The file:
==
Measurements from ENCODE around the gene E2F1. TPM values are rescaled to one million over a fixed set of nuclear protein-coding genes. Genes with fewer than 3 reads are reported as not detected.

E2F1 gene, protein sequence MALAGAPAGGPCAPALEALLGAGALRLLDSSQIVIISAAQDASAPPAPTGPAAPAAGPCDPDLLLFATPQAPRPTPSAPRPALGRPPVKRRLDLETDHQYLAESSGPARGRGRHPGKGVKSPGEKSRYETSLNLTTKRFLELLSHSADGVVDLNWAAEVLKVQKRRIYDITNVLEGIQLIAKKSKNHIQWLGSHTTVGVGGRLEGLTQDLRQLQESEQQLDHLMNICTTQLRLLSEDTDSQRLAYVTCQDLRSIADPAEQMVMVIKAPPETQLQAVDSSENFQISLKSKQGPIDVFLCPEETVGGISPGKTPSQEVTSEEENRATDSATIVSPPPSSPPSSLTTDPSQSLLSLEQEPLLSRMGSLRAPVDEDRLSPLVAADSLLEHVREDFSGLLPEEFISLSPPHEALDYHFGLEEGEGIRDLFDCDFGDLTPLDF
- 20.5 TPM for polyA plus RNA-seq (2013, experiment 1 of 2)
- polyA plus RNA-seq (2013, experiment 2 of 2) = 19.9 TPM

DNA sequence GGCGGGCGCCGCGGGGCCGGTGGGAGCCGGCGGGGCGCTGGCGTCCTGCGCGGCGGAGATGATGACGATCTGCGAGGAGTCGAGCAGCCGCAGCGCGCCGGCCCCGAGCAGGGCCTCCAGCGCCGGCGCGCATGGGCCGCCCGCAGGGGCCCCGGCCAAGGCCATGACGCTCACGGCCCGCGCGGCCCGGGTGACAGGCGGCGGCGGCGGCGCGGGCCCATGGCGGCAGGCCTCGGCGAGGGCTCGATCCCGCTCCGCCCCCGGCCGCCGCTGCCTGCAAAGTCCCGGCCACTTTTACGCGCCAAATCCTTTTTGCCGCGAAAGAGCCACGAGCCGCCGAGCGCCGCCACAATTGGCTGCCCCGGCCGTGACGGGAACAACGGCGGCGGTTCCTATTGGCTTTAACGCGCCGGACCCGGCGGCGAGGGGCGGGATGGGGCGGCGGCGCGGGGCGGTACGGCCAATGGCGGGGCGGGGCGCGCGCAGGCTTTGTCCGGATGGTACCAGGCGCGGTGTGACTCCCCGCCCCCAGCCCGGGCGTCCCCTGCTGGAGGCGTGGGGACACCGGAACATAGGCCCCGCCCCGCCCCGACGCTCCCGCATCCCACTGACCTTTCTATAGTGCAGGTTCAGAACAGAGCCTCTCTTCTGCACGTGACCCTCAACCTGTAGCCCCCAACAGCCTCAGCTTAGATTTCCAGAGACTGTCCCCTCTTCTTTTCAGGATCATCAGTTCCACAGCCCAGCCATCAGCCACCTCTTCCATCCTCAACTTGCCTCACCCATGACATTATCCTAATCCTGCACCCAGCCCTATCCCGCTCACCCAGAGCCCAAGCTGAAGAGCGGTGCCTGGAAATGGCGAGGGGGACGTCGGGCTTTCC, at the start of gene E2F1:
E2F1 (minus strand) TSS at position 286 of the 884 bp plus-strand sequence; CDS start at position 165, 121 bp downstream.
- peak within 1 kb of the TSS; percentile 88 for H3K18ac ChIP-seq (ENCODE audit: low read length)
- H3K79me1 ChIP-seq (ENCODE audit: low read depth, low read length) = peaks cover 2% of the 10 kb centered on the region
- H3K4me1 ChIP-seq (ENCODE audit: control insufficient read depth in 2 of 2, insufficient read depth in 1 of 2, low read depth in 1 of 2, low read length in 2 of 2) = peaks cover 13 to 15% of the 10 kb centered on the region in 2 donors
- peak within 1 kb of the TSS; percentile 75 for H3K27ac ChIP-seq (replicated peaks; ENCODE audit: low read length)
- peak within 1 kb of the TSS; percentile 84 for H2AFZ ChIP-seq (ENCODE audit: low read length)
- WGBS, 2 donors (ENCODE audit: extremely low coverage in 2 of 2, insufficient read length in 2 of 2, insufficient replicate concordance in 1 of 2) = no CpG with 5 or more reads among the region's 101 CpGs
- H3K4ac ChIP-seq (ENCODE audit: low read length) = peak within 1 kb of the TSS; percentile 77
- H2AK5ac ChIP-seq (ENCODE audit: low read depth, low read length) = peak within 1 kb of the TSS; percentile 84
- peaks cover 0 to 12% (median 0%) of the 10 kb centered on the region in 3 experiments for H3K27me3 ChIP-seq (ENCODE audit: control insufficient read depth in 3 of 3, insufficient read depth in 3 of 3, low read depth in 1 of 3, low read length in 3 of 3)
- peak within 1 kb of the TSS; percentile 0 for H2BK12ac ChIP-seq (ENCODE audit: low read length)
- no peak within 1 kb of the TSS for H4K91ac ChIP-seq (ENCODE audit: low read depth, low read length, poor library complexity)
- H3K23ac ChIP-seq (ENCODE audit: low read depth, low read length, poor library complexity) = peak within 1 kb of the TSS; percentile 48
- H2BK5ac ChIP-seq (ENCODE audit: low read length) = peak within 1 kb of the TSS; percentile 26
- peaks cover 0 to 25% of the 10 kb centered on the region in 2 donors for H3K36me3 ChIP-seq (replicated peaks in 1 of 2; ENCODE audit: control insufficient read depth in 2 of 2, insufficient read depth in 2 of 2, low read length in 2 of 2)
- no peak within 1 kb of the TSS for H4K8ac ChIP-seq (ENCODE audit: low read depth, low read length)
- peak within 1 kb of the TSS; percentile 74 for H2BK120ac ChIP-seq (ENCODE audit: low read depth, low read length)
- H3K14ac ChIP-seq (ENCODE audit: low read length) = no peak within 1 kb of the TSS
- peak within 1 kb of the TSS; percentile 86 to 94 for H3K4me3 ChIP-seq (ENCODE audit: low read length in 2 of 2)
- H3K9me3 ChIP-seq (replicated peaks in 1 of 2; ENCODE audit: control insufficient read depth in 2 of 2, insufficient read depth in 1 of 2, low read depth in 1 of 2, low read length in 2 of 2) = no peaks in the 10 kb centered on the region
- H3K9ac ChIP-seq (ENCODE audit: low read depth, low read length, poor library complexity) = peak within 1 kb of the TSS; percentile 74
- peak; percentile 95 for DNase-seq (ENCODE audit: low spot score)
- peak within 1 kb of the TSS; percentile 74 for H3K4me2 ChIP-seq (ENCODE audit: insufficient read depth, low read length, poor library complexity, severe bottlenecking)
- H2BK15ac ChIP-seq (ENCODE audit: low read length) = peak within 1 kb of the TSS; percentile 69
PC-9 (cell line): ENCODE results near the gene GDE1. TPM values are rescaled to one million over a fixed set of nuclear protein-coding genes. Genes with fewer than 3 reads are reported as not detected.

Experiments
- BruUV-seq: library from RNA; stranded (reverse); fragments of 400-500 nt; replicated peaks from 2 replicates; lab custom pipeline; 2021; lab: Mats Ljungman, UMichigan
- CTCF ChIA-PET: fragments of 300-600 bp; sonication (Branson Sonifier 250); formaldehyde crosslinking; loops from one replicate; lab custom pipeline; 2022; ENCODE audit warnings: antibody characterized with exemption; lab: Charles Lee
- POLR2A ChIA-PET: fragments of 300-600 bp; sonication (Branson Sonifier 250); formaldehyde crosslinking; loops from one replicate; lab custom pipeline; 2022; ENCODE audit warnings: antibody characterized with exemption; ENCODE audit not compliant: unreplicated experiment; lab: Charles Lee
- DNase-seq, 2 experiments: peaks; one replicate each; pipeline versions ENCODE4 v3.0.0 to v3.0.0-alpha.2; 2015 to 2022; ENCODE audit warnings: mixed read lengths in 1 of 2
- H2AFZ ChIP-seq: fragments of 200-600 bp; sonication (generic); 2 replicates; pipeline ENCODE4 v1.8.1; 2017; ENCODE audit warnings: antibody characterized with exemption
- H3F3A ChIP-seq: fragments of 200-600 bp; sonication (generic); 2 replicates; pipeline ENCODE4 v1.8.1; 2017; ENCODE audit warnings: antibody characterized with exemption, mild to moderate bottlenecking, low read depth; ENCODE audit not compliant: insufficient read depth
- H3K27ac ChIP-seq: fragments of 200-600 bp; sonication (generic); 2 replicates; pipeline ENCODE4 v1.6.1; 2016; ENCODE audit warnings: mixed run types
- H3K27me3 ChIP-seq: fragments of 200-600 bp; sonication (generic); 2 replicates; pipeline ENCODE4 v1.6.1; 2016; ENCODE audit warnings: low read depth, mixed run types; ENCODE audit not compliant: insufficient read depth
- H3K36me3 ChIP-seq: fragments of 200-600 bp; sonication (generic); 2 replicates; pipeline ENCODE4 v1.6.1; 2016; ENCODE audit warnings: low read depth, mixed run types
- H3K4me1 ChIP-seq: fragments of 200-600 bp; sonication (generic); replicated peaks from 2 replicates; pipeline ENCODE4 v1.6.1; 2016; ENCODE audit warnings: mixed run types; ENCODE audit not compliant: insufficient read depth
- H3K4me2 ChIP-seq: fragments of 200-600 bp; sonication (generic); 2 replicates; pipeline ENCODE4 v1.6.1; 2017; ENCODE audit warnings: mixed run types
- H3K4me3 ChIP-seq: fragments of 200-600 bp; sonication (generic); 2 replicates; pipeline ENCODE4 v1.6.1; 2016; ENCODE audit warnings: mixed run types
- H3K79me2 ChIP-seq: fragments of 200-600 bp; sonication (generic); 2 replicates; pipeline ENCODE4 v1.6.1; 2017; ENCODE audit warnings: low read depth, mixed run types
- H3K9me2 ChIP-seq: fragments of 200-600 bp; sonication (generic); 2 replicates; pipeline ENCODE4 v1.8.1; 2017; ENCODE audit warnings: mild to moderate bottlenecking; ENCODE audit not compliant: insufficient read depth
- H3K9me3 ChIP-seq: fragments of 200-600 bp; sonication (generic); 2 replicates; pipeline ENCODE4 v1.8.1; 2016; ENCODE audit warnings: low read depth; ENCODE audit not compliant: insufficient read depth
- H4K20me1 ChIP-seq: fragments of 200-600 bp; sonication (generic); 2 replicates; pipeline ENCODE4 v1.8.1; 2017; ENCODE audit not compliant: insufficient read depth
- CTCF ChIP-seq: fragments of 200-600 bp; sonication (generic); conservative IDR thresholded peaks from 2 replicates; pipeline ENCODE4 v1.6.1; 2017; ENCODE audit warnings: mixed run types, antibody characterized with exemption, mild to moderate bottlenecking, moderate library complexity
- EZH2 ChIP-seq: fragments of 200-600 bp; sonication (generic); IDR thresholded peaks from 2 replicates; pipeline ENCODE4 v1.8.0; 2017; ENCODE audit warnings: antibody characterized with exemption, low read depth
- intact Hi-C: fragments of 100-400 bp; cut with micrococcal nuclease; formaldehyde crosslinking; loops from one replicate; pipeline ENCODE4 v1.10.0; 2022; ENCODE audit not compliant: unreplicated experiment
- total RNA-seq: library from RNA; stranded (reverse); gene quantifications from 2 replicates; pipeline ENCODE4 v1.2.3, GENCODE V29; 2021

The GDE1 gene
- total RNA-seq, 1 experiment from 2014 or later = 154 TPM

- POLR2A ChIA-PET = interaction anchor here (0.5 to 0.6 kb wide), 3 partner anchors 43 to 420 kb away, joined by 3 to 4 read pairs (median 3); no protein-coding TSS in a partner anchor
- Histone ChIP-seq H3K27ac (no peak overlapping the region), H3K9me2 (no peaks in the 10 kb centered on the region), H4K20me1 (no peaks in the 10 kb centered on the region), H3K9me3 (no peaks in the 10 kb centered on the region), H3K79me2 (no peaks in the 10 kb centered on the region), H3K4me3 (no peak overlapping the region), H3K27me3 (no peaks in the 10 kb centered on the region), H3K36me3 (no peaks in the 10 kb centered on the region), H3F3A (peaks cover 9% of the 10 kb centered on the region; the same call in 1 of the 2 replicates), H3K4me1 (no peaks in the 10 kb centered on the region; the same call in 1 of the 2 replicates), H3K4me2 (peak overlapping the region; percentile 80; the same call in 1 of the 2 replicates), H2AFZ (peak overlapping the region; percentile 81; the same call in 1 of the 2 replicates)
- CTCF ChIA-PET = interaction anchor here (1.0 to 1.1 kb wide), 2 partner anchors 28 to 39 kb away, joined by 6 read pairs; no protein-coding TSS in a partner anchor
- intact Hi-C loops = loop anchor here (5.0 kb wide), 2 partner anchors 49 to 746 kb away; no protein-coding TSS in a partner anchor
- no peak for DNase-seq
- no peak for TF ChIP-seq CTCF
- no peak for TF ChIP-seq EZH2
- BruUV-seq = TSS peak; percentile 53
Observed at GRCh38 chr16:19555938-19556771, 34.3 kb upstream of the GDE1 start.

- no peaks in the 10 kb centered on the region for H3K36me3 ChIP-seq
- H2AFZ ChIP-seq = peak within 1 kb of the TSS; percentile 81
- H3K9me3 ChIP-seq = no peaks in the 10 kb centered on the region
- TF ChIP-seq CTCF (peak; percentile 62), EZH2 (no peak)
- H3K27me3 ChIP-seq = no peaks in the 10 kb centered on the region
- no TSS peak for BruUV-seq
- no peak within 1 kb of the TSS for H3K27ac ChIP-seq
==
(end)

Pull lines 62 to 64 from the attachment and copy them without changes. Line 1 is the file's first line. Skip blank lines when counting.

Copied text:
Observed at GRCh38 chr16:19555938-19556771, 34.3 kb upstream of the GDE1 start.

- no peaks in the 10 kb centered on the region for H3K36me3 ChIP-seq
- H2AFZ ChIP-seq = peak within 1 kb of the TSS; percentile 81